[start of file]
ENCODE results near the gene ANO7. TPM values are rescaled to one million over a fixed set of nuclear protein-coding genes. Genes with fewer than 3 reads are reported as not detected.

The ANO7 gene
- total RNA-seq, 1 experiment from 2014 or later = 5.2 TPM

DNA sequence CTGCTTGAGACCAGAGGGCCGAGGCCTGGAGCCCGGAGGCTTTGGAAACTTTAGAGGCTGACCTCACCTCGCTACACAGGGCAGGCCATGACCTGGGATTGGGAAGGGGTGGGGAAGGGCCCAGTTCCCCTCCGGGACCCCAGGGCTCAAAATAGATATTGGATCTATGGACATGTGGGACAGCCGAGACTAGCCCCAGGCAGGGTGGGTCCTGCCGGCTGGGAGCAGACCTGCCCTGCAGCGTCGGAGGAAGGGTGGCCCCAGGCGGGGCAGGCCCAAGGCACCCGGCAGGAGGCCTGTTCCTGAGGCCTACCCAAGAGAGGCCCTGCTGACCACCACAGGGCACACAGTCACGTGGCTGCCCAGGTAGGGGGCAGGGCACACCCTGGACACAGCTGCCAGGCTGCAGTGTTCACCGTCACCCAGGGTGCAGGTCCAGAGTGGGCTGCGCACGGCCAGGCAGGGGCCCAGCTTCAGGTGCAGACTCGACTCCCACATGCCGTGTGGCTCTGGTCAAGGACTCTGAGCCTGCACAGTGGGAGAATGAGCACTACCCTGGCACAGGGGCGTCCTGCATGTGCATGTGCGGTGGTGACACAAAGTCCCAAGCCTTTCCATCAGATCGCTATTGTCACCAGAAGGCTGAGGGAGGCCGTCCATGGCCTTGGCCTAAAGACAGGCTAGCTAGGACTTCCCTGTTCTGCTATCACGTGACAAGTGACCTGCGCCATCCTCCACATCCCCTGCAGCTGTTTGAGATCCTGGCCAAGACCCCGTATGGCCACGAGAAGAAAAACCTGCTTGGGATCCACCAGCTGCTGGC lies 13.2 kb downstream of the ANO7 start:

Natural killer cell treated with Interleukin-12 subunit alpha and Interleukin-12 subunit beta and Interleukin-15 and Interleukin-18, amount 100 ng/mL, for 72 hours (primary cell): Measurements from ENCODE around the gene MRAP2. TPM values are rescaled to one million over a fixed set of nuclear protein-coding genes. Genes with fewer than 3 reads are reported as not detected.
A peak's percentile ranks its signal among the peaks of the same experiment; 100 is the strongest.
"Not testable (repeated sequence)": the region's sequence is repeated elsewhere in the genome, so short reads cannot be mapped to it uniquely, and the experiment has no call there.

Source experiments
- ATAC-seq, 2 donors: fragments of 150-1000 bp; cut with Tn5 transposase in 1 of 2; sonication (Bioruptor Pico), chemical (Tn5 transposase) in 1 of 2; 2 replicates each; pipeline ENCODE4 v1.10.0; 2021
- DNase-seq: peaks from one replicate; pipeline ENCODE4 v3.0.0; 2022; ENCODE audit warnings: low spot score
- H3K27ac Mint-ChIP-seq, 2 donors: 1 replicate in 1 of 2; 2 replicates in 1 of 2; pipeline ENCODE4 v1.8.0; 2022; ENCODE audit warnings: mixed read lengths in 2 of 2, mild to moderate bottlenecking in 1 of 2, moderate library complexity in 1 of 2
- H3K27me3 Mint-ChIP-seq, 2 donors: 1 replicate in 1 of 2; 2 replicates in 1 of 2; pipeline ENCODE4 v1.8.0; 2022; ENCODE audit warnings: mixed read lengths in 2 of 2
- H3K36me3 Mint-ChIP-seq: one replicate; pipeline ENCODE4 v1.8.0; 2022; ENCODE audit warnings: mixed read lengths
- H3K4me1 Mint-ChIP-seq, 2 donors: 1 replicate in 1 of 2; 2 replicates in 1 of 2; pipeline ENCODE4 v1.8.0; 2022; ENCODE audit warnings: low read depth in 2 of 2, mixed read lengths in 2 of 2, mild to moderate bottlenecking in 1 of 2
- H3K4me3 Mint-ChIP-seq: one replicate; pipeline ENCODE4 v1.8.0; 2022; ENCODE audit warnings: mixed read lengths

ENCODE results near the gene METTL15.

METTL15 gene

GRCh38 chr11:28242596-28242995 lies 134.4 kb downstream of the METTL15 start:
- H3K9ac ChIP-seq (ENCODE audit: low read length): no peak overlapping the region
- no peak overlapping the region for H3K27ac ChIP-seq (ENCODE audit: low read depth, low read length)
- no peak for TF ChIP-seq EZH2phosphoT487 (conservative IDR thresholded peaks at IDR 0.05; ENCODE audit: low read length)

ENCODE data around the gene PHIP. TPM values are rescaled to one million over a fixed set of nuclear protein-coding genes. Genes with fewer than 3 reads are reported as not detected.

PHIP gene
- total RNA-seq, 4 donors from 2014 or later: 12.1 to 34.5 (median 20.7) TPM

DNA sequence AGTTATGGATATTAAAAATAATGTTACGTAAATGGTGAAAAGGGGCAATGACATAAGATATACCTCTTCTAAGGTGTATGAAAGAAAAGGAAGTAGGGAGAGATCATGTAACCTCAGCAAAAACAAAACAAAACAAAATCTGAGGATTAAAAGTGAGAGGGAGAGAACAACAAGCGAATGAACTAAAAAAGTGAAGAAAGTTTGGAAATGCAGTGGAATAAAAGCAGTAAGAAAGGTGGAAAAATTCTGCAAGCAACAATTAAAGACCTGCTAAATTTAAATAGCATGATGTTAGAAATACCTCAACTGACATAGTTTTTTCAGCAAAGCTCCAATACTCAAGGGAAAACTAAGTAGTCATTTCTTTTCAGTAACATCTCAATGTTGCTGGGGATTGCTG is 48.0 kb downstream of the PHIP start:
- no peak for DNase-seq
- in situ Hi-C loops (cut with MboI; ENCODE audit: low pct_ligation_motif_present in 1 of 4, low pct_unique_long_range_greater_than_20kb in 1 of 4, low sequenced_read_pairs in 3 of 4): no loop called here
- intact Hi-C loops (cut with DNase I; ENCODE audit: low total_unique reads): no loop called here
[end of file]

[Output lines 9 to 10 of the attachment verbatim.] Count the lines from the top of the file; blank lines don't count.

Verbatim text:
- ATAC-seq, 2 donors: fragments of 150-1000 bp; cut with Tn5 transposase in 1 of 2; sonication (Bioruptor Pico), chemical (Tn5 transposase) in 1 of 2; 2 replicates each; pipeline ENCODE4 v1.10.0; 2021
- DNase-seq: peaks from one replicate; pipeline ENCODE4 v3.0.0; 2022; ENCODE audit warnings: low spot score